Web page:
These topics haven't lost their relevance, but were overshadowed by the more en vogue topics. Fresh water and migrants don't seem to be existential problems for Western nations (except -surprise- Israel), after all.

Migration pressure (most acute Latin America to USA and Africa to Europe) is based on the 'magnetic' attraction that rich countries have on the lower middle classes of poor countries (really poor people usually cannot afford the travel).

This attraction can be reduced by some information campaigns and the poverty can be reduced with some successful forms of (mostly rural) development aid, but ultimately these measures cannot stem the tide.
That's relevant for both internal and to some degree also for external security of the target nations and even relevant for their economy (especially the low-level employment market).

A strategic response to reduce the relative attractiveness and to divert more of the migration movements might be to create nodes of growth close to the origin countries.
The urban areas of these countries already attract most rural migrants - it should be possible to create additional special economic areas that attract the migrants - think of many small Hong Kongs and Singapores along the African coastline.

It's highly unlikely that the European states will invest their attention/money into a strategic response to a creeping problem like intercontinental migration, though. Well, I don't expect it until terrorists and oil lose their attraction - and they won't do so for another at least three years in my opinion.

Sven Ortmann


Next decade: Supersonic business jets

There are some supersonic business jets in the pipeline, and I expect at least one project to reach production status in the next decade.
This has some relevance for the realm of military affairs, just like traditional and ultra-long range business jets have.

The affordable and fast business jets are a classic platform for signals intelligence (Sigint). Such aircraft have been used since decades for electronic sniffing; they recorded electromagnetic emissions of (potential) opponents to learn about the others' radio/radar technologies and/or communications. Large aircraft like RC-135 are usually not necessary for this and almost every state with an electronics industry with military products has its own small or large Sigint aircraft fleet.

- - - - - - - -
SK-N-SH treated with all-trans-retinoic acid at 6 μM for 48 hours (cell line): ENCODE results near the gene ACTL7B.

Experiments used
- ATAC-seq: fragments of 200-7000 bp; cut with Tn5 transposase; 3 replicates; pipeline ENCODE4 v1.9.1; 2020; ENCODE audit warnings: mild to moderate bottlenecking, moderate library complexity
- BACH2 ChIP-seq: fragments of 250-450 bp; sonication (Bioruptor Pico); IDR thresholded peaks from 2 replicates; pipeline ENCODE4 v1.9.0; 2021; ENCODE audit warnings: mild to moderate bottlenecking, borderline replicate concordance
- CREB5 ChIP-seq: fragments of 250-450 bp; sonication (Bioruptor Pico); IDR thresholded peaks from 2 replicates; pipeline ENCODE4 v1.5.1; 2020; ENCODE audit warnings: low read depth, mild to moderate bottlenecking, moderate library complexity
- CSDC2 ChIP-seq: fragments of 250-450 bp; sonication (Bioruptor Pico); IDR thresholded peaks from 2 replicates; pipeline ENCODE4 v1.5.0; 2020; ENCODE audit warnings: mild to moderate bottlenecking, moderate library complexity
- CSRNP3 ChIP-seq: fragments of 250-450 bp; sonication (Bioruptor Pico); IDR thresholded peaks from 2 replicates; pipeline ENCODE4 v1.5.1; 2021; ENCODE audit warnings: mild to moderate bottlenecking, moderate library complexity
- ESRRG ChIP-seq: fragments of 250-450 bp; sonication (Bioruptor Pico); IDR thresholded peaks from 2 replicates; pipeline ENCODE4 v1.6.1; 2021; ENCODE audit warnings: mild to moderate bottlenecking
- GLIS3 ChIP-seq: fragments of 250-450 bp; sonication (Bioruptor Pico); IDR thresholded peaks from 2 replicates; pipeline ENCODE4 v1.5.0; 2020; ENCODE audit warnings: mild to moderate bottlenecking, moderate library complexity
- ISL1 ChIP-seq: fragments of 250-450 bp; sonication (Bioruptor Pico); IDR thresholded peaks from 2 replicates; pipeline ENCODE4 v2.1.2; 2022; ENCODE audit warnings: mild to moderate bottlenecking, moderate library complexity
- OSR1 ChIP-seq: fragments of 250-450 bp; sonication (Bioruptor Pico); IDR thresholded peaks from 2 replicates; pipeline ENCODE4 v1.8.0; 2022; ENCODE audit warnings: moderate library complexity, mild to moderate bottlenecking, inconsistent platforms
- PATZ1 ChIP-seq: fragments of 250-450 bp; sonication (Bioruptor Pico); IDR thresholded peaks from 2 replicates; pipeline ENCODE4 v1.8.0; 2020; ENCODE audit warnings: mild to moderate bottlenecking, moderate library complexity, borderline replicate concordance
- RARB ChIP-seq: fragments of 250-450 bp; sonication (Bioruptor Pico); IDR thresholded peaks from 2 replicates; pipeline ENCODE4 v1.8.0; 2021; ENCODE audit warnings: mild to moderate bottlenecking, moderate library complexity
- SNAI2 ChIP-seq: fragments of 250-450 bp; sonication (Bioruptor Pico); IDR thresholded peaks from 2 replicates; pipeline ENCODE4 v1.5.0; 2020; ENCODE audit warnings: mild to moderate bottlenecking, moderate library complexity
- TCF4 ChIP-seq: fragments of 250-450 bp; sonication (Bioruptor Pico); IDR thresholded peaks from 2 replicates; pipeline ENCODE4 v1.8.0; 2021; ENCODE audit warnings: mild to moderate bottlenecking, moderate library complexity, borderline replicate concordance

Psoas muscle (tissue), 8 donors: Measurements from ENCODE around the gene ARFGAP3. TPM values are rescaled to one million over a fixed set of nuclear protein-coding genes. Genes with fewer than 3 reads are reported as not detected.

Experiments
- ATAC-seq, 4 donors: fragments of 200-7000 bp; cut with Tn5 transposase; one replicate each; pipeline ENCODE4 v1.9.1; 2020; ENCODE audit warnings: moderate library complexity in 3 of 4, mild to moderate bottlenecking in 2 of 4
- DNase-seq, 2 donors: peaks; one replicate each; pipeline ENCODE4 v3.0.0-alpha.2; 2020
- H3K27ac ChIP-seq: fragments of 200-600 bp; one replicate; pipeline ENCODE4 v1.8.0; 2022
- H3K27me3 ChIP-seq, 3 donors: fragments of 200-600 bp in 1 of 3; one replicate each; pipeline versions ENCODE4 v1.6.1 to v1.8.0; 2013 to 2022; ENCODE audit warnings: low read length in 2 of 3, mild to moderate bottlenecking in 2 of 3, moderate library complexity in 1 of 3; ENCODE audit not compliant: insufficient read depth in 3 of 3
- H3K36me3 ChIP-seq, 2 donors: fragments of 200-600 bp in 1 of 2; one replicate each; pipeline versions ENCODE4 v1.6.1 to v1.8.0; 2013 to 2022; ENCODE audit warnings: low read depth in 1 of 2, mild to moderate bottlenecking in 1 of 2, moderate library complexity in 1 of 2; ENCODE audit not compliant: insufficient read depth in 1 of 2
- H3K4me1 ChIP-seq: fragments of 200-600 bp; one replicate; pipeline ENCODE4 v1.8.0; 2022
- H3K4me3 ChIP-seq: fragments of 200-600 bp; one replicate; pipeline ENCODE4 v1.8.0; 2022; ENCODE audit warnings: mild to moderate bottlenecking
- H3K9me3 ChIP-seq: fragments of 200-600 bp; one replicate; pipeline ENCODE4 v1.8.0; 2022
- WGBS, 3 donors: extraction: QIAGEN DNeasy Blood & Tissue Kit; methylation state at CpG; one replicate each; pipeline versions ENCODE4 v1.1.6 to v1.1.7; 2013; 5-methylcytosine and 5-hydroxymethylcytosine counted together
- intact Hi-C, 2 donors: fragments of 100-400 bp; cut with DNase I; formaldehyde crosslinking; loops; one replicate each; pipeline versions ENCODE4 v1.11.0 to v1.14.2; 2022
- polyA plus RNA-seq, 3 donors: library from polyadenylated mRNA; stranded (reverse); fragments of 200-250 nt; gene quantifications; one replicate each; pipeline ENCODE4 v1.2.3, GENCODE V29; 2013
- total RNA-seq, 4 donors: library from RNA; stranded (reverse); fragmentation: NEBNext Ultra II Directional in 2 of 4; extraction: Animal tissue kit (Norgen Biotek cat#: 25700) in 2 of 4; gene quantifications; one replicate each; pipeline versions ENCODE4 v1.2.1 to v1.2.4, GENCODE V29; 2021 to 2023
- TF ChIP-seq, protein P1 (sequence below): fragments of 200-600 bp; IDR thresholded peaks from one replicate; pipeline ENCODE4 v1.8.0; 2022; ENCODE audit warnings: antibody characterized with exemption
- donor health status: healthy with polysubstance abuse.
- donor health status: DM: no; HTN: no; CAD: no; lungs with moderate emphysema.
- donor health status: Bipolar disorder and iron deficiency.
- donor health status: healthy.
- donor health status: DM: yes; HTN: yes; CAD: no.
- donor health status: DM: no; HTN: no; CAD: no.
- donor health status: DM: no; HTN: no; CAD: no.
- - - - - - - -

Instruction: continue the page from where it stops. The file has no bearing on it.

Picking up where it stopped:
Such passive means of intelligence gathering aren't the only ones in this context, though. Aerial ground surveillance radars can be used on such small aircraft as well. The most well-known such aircraft is today the E-8 JSTARS, but the much older Mohawk and the HORIZON system show that such a large platform is unnecessary. The UK's royal Air Force actually mounts its new ASTOR system on a ultra-long range business jet (Raytheon Sentinel system).

Airborne Early Warning & Control systems can be based on business jet-sized platforms as well, as dmonstrated by carrier-borne AEW systems, the Swedish Erieye radar that's usually being mounted on very small airliners and the very modern Israeli Eitam (CAEW) system.

What could supersonic cruise - especially supercruise - add to these applications?

Well, it's in my opinion all about survivability. Such systems (especially the AEW&C systems that are important assets in air war) are among the highest priority targets in a conventional war. An inferior air force cannot really hope to destroy such planes in sufficient quantity with normal fighters, but agents/commandos that raid the airfields, dedicated very long-range air-to-air missiles and very long range surface-to-air missiles threaten clumsy subsonic aircraft like RC-135, E-8 and E-3. The range of such missiles is about the same as the range of the aerial radars, which means that such aircraft might be pushed back and maybe couldn't sense deep into 'enemy' terrain.

A supersonic aircraft is a much more challenging target - and the smaller size (with possibly a bit RCS reduction) lends itself well to successful jamming of tiny active radars in missile heads.

Survivability is the reason why supercruise business jets might become the basis for the next generation of Sigint, AEW and radar ground surveillance radar aircraft.
I don't expect this to happen soon, though. The procurement cycle might require a new generation of such systems only in twenty or more years because most air forces that might accept small aircraft as platforms (this seems to exclude the USAF) have equipped themselves with such planes quite recently.

Sven Ortmann


Reminder: It's too easy to underestimate

The photo shows an Iraqi Type 69 tanks after capture by the USMC in 1991.

Easily visible is the now well-known slat armor applied to turret rear and sides, almost immunizing these surfaces against shaped charge munitions.

Slat armor is both K.I.S.S. and extremely unsexy - it was occasionally used since at least the 1960's (as secret frontal protection for the Swedish "S-tank", for example), but had its breakthrough only few years ahead when it was understood as excellent protection for lightly armored vehicles against the very old RPG-7 anti-tank weapons.